Bernstein, J. (2019) “Tax profile: What is Happening in Holding Company Jurisdictions” Eversheds Sutherland
Corten, K.; van der Marel, L. and van Drunen, M. (2020) “In review: real estate investment in Netherlands” Lexology
de Wit, M. and Endhoven, A. (2022) “Commercial Real Estate in The Netherlands: Overview” Thomson Reuters Practical Law
Gerritsen, R. and Kuipers, I. (2012) “Netherlands: The Advantages of a Dutch Holding Company”
Grant Thornton (2022) “Investing in Irish Real Estate: Irish Tax Considerations”
Laenen, M. and Mercier, A. (2019) “DLA Piper. Real Estate Investment in the Netherlands: The Legal Perspective” DLA Piper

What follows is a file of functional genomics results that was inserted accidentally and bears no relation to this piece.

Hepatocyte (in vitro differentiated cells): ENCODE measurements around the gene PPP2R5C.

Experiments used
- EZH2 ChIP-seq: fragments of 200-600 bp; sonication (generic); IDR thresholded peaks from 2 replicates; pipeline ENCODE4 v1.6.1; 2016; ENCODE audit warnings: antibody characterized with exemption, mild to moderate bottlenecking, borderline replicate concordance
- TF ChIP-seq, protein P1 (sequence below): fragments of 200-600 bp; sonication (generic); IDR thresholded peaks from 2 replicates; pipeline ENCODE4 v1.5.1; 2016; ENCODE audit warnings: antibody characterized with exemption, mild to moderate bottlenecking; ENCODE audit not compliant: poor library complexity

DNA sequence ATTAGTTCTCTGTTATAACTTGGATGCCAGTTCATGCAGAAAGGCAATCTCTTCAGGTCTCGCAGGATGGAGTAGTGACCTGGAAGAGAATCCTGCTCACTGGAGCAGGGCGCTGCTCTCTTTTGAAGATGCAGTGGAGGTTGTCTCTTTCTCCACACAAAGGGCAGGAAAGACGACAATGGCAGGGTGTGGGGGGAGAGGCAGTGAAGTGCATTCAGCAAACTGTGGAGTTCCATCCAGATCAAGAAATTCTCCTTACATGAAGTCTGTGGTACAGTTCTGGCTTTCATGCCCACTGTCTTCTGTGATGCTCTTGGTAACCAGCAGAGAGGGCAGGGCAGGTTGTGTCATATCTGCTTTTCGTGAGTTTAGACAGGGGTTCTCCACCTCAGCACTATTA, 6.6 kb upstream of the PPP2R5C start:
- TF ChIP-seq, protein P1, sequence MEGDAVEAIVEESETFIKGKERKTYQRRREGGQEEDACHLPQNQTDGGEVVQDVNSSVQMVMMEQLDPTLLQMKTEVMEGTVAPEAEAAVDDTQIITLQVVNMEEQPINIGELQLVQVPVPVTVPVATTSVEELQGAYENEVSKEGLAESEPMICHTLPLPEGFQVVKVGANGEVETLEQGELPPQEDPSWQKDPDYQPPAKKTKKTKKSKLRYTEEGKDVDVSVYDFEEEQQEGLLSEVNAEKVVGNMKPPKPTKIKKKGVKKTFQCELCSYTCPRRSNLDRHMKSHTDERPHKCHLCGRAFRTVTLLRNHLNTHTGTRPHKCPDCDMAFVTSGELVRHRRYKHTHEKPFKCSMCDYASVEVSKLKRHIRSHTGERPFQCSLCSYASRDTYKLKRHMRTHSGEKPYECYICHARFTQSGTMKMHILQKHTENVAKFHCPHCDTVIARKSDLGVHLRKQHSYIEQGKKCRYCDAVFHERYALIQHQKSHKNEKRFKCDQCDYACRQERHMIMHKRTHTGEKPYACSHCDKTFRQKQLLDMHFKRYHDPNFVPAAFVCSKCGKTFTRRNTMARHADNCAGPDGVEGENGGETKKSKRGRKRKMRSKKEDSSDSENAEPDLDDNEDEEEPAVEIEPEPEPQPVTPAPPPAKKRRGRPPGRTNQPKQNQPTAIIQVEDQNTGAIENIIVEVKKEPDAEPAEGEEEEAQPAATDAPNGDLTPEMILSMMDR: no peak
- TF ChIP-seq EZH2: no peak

Mawe, D.; Kenny, C. and Toomey, K. (2022) “Commercial Real Estate in Ireland: Overview” Maples Group.
Nelson, N. (2019) “Using holding companies and operating companies to protect business assets” Wolters Kluwer
Singer, A (2022) “Maximise Real Estate with the Right Legal Entity” (Newton)
Taxgate (2023) “Dutch Holding Company”
McElroy, I.; Carey, R.; Fitzgerald, R. (2019) “Ireland” in Worldwide Real Estate Investment Trust (REIT) Regimes Price Waterhouse Coopers
Van Hovell and Stax, S. (2022) “Real Estate in the Netherlands” Allen & Overy LLP